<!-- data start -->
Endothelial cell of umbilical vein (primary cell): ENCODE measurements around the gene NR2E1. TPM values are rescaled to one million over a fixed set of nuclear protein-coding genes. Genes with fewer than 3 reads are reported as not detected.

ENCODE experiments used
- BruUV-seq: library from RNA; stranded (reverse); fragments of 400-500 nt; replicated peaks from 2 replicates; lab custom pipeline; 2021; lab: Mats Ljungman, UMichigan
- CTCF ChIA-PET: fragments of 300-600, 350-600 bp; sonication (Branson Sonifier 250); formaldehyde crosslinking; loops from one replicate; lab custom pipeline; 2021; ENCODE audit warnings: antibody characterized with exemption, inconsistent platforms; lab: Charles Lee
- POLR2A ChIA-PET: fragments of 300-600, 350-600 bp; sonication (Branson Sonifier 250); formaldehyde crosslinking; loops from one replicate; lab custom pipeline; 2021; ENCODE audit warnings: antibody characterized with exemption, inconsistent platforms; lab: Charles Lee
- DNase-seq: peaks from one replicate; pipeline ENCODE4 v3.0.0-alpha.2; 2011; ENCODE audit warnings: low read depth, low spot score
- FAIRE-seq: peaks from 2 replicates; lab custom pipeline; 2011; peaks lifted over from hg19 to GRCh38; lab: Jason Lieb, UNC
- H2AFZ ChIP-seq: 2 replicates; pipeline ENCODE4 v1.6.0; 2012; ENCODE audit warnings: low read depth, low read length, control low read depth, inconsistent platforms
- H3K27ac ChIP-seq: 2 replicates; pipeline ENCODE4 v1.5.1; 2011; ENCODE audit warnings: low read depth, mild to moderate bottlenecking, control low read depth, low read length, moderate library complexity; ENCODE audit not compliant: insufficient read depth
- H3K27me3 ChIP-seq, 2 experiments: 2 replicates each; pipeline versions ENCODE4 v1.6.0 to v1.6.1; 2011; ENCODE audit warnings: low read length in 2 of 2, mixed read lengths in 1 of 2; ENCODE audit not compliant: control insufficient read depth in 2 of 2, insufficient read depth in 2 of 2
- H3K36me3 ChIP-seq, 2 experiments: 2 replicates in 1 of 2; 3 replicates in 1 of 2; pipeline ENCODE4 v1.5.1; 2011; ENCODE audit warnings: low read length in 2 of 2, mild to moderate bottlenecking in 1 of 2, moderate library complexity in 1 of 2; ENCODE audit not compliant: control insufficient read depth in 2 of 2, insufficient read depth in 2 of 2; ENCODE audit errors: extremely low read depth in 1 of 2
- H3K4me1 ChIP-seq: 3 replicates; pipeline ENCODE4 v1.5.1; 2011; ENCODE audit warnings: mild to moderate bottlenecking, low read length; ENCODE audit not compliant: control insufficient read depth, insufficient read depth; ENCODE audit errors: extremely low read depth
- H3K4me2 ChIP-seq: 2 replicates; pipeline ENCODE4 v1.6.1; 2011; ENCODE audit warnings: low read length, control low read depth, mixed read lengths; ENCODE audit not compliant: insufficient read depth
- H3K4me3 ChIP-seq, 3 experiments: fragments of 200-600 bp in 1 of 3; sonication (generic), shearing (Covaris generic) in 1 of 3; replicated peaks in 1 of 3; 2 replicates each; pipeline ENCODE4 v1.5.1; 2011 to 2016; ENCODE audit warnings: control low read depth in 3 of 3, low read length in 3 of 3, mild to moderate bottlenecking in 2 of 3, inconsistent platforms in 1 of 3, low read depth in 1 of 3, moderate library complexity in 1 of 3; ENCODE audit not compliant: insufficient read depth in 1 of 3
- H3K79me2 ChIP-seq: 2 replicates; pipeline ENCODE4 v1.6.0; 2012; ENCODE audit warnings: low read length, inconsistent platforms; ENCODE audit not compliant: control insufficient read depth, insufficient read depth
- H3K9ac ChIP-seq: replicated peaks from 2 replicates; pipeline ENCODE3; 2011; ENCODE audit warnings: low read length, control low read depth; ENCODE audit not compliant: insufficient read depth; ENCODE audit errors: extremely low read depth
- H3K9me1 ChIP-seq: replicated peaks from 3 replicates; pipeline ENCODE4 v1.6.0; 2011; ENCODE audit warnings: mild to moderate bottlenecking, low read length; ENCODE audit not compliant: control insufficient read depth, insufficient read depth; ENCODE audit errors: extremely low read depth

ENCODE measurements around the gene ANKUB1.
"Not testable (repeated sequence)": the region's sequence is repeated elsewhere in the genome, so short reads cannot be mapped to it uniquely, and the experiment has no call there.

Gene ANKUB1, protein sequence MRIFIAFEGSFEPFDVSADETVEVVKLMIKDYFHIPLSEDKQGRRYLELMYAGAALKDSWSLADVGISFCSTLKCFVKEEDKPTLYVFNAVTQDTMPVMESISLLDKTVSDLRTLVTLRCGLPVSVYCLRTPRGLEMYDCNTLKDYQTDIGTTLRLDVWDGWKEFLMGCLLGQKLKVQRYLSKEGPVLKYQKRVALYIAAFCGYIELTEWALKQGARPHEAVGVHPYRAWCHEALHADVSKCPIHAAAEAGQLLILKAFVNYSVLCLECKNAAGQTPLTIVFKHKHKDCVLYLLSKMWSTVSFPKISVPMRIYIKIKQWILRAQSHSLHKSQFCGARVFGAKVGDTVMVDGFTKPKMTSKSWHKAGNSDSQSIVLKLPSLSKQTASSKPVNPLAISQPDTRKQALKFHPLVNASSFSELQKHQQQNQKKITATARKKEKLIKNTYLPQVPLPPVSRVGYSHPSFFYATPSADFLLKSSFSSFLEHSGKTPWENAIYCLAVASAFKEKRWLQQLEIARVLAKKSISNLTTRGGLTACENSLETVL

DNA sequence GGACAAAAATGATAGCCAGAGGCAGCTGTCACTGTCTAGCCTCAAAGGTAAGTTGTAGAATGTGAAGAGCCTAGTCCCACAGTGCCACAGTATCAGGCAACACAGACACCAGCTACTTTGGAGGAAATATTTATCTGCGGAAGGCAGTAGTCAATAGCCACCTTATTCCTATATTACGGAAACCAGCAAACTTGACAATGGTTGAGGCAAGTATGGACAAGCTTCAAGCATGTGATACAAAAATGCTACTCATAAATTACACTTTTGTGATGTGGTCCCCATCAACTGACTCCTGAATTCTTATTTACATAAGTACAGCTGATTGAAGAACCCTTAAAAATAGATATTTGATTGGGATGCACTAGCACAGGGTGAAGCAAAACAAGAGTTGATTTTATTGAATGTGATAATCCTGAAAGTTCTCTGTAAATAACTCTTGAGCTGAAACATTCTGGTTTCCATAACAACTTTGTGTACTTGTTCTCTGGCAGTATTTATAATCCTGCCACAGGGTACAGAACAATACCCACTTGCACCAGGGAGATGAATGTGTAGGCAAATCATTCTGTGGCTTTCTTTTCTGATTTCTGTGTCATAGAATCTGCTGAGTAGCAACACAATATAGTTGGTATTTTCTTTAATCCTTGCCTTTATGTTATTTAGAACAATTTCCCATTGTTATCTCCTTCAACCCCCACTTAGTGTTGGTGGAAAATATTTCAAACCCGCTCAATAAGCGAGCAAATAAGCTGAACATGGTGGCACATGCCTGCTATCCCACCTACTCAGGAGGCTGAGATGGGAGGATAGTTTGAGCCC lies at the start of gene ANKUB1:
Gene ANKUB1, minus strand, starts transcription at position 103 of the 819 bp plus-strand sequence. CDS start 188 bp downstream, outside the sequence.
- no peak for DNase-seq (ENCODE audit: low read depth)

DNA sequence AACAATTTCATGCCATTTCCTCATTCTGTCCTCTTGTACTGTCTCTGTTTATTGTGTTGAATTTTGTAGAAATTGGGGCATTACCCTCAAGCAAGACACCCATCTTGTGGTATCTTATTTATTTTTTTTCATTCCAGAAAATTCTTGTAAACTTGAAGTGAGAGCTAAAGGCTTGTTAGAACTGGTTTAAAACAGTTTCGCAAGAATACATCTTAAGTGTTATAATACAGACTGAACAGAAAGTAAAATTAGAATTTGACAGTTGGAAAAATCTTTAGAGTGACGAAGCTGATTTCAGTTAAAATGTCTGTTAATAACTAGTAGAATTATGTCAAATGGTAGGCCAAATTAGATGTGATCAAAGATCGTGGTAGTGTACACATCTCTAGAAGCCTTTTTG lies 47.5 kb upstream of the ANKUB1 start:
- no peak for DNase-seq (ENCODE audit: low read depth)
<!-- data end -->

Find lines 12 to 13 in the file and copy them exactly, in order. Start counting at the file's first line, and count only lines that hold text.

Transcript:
- H3K4me1 ChIP-seq: 3 replicates; pipeline ENCODE4 v1.5.1; 2011; ENCODE audit warnings: mild to moderate bottlenecking, low read length; ENCODE audit not compliant: control insufficient read depth, insufficient read depth; ENCODE audit errors: extremely low read depth
- H3K4me2 ChIP-seq: 2 replicates; pipeline ENCODE4 v1.6.1; 2011; ENCODE audit warnings: low read length, control low read depth, mixed read lengths; ENCODE audit not compliant: insufficient read depth